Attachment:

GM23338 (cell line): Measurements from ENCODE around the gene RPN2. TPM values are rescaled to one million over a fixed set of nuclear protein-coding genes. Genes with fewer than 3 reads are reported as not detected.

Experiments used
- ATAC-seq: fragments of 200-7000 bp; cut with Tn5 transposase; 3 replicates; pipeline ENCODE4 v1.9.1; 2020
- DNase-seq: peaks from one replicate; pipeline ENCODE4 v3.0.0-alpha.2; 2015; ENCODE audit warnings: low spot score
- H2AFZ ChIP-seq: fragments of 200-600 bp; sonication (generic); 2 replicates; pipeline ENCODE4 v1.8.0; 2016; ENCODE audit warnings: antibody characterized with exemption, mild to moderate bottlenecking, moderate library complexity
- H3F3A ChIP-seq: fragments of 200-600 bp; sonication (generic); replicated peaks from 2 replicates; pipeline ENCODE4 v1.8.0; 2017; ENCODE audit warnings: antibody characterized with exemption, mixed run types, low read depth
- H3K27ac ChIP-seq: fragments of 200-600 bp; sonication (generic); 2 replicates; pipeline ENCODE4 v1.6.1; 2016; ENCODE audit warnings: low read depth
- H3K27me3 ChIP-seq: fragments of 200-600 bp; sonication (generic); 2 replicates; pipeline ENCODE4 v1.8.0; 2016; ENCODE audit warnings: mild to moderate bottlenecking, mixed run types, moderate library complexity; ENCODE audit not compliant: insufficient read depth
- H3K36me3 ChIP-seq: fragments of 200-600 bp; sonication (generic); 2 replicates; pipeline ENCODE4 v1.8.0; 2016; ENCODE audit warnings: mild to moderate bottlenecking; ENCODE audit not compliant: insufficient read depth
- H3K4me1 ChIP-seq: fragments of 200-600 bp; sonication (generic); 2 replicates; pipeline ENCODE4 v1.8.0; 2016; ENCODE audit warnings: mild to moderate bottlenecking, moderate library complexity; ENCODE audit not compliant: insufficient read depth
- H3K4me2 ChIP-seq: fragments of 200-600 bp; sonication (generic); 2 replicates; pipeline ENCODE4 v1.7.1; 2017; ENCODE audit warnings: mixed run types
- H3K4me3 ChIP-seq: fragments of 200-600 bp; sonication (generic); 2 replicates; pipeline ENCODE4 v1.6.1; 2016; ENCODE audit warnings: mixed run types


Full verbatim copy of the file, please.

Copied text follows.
GM23338 (cell line): Measurements from ENCODE around the gene RPN2. TPM values are rescaled to one million over a fixed set of nuclear protein-coding genes. Genes with fewer than 3 reads are reported as not detected.

Experiments used
- ATAC-seq: fragments of 200-7000 bp; cut with Tn5 transposase; 3 replicates; pipeline ENCODE4 v1.9.1; 2020
- DNase-seq: peaks from one replicate; pipeline ENCODE4 v3.0.0-alpha.2; 2015; ENCODE audit warnings: low spot score
- H2AFZ ChIP-seq: fragments of 200-600 bp; sonication (generic); 2 replicates; pipeline ENCODE4 v1.8.0; 2016; ENCODE audit warnings: antibody characterized with exemption, mild to moderate bottlenecking, moderate library complexity
- H3F3A ChIP-seq: fragments of 200-600 bp; sonication (generic); replicated peaks from 2 replicates; pipeline ENCODE4 v1.8.0; 2017; ENCODE audit warnings: antibody characterized with exemption, mixed run types, low read depth
- H3K27ac ChIP-seq: fragments of 200-600 bp; sonication (generic); 2 replicates; pipeline ENCODE4 v1.6.1; 2016; ENCODE audit warnings: low read depth
- H3K27me3 ChIP-seq: fragments of 200-600 bp; sonication (generic); 2 replicates; pipeline ENCODE4 v1.8.0; 2016; ENCODE audit warnings: mild to moderate bottlenecking, mixed run types, moderate library complexity; ENCODE audit not compliant: insufficient read depth
- H3K36me3 ChIP-seq: fragments of 200-600 bp; sonication (generic); 2 replicates; pipeline ENCODE4 v1.8.0; 2016; ENCODE audit warnings: mild to moderate bottlenecking; ENCODE audit not compliant: insufficient read depth
- H3K4me1 ChIP-seq: fragments of 200-600 bp; sonication (generic); 2 replicates; pipeline ENCODE4 v1.8.0; 2016; ENCODE audit warnings: mild to moderate bottlenecking, moderate library complexity; ENCODE audit not compliant: insufficient read depth
- H3K4me2 ChIP-seq: fragments of 200-600 bp; sonication (generic); 2 replicates; pipeline ENCODE4 v1.7.1; 2017; ENCODE audit warnings: mixed run types
- H3K4me3 ChIP-seq: fragments of 200-600 bp; sonication (generic); 2 replicates; pipeline ENCODE4 v1.6.1; 2016; ENCODE audit warnings: mixed run types